Tuesday, January 17, 2006, 1/17/2006 07:39:00 AM

Trade Secrets and the Professor

From the Hartford Courant, a story about a company's lawsuit against a former University of Connecticut professor claiming that he improperly disclosed company trade secrets concerning research he did for it on "a compound that prevents a slimy, protective film from forming over bacteria."

According to the Courant, "Sequoia Sciences Inc. of San Diego alleges that Thomas K. Wood, a professor of chemical engineering, disclosed confidential information about the compound at conferences in violation of an agreement it had with the University of Connecticut."

Wood, now a professor at Texas A&M, is being represented by the Texas Attorney General which is first seeking to dismiss the claim on venue grounds.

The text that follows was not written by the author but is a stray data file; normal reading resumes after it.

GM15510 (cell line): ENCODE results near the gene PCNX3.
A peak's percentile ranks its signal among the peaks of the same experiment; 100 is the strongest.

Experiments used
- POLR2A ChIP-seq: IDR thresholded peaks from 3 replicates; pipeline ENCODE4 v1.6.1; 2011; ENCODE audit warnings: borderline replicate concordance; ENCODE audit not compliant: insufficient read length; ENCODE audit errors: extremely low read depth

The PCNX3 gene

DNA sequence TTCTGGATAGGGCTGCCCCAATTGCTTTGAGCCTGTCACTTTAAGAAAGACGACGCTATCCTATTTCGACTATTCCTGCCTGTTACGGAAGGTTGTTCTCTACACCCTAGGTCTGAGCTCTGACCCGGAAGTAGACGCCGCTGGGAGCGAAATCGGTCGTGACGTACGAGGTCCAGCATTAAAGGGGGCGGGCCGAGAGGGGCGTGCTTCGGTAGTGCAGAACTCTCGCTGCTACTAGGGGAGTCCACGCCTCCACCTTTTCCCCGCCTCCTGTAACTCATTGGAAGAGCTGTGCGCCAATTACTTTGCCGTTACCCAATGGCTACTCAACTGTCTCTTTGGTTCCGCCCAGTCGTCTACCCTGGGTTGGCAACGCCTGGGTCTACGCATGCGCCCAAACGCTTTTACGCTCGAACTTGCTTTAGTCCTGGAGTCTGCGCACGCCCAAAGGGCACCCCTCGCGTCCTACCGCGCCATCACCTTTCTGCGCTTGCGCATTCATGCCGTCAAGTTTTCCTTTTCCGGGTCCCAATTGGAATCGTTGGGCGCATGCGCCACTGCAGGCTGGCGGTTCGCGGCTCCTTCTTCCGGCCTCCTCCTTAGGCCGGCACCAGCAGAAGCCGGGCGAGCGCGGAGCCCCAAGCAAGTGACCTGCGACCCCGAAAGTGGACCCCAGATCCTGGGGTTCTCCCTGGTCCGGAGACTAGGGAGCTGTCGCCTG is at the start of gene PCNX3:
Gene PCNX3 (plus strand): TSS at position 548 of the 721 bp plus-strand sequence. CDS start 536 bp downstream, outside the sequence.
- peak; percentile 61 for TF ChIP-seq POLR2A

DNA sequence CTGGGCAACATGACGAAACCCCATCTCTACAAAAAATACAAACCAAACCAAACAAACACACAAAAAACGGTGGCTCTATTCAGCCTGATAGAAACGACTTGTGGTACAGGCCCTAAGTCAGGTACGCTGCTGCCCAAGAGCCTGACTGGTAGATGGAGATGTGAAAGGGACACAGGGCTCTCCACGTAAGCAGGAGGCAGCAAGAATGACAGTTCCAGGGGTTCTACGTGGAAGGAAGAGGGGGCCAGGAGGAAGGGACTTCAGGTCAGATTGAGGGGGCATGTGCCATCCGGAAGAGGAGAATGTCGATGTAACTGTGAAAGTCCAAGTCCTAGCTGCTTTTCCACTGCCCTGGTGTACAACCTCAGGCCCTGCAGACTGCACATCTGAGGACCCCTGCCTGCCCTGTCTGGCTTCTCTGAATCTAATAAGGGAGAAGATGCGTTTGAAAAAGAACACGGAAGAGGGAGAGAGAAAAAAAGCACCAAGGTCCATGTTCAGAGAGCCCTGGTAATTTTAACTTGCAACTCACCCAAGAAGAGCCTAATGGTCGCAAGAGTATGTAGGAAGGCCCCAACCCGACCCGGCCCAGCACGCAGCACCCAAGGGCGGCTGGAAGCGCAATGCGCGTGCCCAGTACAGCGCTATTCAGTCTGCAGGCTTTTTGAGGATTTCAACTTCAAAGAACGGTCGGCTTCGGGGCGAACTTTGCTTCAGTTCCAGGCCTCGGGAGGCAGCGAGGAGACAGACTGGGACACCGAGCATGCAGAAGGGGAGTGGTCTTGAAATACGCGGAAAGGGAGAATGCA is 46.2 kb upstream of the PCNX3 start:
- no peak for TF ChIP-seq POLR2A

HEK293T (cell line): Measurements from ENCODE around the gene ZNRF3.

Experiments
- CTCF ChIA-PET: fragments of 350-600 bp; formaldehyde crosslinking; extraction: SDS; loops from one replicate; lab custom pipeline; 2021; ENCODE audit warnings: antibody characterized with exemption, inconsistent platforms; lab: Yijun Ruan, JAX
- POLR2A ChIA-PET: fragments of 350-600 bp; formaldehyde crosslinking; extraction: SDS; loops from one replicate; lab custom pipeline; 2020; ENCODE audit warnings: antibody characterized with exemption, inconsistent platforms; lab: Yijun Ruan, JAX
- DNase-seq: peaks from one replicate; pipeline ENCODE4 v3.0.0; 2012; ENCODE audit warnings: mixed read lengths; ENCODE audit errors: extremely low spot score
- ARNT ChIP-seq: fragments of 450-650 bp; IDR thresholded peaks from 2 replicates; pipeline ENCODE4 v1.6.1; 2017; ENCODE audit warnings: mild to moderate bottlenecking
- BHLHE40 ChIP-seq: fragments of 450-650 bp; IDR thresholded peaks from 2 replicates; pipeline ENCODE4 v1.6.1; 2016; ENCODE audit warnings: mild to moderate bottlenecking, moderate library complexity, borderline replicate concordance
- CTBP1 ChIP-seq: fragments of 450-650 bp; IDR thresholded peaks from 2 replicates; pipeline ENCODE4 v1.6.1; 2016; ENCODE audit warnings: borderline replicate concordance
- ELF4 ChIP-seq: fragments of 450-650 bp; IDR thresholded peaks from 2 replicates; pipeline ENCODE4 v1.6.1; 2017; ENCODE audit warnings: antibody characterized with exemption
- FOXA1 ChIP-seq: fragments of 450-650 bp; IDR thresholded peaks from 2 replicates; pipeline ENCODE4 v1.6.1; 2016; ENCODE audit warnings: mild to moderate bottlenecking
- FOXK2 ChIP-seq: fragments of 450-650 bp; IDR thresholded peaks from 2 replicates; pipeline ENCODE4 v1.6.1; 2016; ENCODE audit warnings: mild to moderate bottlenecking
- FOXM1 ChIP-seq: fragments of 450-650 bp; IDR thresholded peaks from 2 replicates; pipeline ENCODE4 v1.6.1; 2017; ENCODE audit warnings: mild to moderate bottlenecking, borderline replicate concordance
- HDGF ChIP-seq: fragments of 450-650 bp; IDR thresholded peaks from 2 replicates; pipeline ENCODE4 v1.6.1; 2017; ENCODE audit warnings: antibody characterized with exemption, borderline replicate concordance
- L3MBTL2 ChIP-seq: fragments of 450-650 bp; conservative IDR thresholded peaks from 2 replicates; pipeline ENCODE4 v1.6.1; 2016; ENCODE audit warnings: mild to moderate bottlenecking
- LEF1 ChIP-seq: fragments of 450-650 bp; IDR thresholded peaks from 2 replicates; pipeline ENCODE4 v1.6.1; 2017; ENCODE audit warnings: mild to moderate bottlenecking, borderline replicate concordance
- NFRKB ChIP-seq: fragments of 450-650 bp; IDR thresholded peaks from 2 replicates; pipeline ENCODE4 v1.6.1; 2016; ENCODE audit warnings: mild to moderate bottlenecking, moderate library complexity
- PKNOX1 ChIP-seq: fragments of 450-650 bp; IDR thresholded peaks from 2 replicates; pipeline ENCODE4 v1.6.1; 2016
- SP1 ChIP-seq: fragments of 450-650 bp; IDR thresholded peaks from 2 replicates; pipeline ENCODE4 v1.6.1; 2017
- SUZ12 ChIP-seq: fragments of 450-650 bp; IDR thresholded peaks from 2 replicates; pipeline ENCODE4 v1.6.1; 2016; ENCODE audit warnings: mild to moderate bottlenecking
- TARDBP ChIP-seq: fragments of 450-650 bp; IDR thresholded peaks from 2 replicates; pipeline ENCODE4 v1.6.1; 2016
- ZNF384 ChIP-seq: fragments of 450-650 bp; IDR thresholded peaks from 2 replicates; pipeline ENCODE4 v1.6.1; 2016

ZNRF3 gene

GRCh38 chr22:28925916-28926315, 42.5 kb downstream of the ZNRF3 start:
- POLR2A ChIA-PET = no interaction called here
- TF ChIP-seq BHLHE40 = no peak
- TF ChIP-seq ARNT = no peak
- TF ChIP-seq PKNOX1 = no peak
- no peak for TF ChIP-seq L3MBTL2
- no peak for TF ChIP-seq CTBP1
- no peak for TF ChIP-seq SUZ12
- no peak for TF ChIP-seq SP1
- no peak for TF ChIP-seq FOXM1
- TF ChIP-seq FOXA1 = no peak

Wood claims that the information was inadvertently disclosed at a conference in a footnote he overlooked that was left un-redacted.

As with the conflicts arising between trade secrets law and public disclosure laws, there is also always the prospect of conflicts between trade secrets law and academics' need (or desire) to publish the results of their research and, even more broadly, with academic freedom.

Expect more news on this story.


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